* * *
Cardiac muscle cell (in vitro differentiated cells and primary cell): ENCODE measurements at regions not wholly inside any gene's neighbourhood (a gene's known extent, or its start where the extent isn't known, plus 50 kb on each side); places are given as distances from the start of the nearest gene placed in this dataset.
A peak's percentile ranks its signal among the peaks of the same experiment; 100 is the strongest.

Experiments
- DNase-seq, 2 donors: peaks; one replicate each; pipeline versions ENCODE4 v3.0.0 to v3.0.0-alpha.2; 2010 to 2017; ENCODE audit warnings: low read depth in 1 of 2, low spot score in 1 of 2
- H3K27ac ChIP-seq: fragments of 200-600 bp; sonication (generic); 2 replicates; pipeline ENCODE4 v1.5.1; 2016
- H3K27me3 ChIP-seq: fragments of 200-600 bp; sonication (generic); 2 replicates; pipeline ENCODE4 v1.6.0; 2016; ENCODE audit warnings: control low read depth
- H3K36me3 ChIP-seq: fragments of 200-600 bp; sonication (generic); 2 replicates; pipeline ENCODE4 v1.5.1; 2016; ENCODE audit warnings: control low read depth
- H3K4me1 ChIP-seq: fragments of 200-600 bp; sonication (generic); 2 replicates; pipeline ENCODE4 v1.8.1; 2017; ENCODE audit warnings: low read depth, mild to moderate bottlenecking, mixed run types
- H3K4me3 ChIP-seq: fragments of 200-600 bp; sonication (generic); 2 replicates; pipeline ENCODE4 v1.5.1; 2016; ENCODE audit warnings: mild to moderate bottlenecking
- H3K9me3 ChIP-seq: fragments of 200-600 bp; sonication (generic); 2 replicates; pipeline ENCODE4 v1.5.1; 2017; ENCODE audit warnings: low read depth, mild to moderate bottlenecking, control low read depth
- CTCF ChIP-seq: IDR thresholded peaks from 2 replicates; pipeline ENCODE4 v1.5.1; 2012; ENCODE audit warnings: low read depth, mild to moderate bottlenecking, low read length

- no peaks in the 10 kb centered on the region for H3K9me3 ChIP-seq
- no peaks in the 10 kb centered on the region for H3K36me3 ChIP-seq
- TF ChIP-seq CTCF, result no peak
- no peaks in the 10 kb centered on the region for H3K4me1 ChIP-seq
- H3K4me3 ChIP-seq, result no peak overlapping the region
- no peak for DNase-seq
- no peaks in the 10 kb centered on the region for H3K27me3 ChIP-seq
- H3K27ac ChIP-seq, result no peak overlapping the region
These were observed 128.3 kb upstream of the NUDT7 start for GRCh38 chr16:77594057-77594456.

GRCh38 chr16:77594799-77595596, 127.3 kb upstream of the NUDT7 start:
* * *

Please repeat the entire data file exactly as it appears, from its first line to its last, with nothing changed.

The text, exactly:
Cardiac muscle cell (in vitro differentiated cells and primary cell): ENCODE measurements at regions not wholly inside any gene's neighbourhood (a gene's known extent, or its start where the extent isn't known, plus 50 kb on each side); places are given as distances from the start of the nearest gene placed in this dataset.
A peak's percentile ranks its signal among the peaks of the same experiment; 100 is the strongest.

Experiments
- DNase-seq, 2 donors: peaks; one replicate each; pipeline versions ENCODE4 v3.0.0 to v3.0.0-alpha.2; 2010 to 2017; ENCODE audit warnings: low read depth in 1 of 2, low spot score in 1 of 2
- H3K27ac ChIP-seq: fragments of 200-600 bp; sonication (generic); 2 replicates; pipeline ENCODE4 v1.5.1; 2016
- H3K27me3 ChIP-seq: fragments of 200-600 bp; sonication (generic); 2 replicates; pipeline ENCODE4 v1.6.0; 2016; ENCODE audit warnings: control low read depth
- H3K36me3 ChIP-seq: fragments of 200-600 bp; sonication (generic); 2 replicates; pipeline ENCODE4 v1.5.1; 2016; ENCODE audit warnings: control low read depth
- H3K4me1 ChIP-seq: fragments of 200-600 bp; sonication (generic); 2 replicates; pipeline ENCODE4 v1.8.1; 2017; ENCODE audit warnings: low read depth, mild to moderate bottlenecking, mixed run types
- H3K4me3 ChIP-seq: fragments of 200-600 bp; sonication (generic); 2 replicates; pipeline ENCODE4 v1.5.1; 2016; ENCODE audit warnings: mild to moderate bottlenecking
- H3K9me3 ChIP-seq: fragments of 200-600 bp; sonication (generic); 2 replicates; pipeline ENCODE4 v1.5.1; 2017; ENCODE audit warnings: low read depth, mild to moderate bottlenecking, control low read depth
- CTCF ChIP-seq: IDR thresholded peaks from 2 replicates; pipeline ENCODE4 v1.5.1; 2012; ENCODE audit warnings: low read depth, mild to moderate bottlenecking, low read length

- no peaks in the 10 kb centered on the region for H3K9me3 ChIP-seq
- no peaks in the 10 kb centered on the region for H3K36me3 ChIP-seq
- TF ChIP-seq CTCF, result no peak
- no peaks in the 10 kb centered on the region for H3K4me1 ChIP-seq
- H3K4me3 ChIP-seq, result no peak overlapping the region
- no peak for DNase-seq
- no peaks in the 10 kb centered on the region for H3K27me3 ChIP-seq
- H3K27ac ChIP-seq, result no peak overlapping the region
These were observed 128.3 kb upstream of the NUDT7 start for GRCh38 chr16:77594057-77594456.

GRCh38 chr16:77594799-77595596, 127.3 kb upstream of the NUDT7 start: